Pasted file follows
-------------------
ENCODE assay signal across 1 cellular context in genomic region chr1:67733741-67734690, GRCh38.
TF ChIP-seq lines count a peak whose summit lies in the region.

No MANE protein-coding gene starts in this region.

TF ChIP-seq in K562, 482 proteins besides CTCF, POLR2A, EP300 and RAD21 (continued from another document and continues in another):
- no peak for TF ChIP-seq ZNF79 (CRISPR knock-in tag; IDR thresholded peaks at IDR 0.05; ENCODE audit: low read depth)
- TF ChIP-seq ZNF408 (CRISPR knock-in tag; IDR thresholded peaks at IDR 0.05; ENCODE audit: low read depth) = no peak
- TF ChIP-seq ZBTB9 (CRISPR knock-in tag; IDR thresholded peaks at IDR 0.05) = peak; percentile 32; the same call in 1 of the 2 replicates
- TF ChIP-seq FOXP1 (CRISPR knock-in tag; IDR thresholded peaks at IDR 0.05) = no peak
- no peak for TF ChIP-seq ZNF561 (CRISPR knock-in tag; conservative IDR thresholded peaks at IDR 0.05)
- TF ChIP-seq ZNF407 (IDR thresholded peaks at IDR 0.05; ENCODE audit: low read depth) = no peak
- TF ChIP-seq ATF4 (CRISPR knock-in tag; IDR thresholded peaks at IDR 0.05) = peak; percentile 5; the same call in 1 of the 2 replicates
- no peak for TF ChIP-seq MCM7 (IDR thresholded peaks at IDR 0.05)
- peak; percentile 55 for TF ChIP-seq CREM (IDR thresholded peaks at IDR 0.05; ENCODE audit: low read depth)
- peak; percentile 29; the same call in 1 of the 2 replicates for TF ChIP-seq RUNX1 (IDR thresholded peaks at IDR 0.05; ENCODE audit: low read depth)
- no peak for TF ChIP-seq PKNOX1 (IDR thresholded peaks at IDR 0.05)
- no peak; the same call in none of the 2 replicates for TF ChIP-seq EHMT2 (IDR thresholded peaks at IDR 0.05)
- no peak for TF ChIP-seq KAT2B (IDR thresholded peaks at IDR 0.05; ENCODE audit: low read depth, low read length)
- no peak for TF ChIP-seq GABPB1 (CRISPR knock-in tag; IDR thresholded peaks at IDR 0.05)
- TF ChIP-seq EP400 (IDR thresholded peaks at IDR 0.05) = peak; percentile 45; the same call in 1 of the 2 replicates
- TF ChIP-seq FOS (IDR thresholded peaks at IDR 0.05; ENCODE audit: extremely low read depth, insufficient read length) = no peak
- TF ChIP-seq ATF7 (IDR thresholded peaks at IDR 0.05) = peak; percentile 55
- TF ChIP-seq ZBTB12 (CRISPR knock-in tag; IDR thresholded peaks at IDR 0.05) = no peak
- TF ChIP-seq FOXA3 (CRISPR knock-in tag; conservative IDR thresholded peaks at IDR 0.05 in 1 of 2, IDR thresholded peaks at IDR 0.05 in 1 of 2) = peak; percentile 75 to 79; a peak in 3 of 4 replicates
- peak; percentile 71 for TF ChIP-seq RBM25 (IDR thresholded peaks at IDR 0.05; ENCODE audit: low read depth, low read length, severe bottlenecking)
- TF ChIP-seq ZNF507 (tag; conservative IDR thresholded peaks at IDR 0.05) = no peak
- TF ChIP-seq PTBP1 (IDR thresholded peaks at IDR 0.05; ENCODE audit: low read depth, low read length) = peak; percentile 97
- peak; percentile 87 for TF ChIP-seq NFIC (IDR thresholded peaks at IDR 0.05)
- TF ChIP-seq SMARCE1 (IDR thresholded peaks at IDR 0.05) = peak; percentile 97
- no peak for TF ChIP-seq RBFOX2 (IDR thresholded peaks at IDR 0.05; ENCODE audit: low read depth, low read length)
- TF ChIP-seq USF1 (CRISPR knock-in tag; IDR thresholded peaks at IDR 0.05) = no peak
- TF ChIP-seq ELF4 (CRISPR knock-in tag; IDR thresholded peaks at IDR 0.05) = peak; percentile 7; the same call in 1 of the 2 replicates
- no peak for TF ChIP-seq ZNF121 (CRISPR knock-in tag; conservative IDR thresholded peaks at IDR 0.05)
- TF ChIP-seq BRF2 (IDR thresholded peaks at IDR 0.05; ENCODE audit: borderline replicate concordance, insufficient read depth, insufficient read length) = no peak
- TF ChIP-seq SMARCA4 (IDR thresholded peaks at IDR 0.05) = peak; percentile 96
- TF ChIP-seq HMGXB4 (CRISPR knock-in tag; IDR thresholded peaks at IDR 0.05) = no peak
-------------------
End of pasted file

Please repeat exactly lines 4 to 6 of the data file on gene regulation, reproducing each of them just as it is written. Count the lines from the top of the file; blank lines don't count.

TF ChIP-seq in K562, 482 proteins besides CTCF, POLR2A, EP300 and RAD21 (continued from another document and continues in another):
- no peak for TF ChIP-seq ZNF79 (CRISPR knock-in tag; IDR thresholded peaks at IDR 0.05; ENCODE audit: low read depth)
- TF ChIP-seq ZNF408 (CRISPR knock-in tag; IDR thresholded peaks at IDR 0.05; ENCODE audit: low read depth) = no peak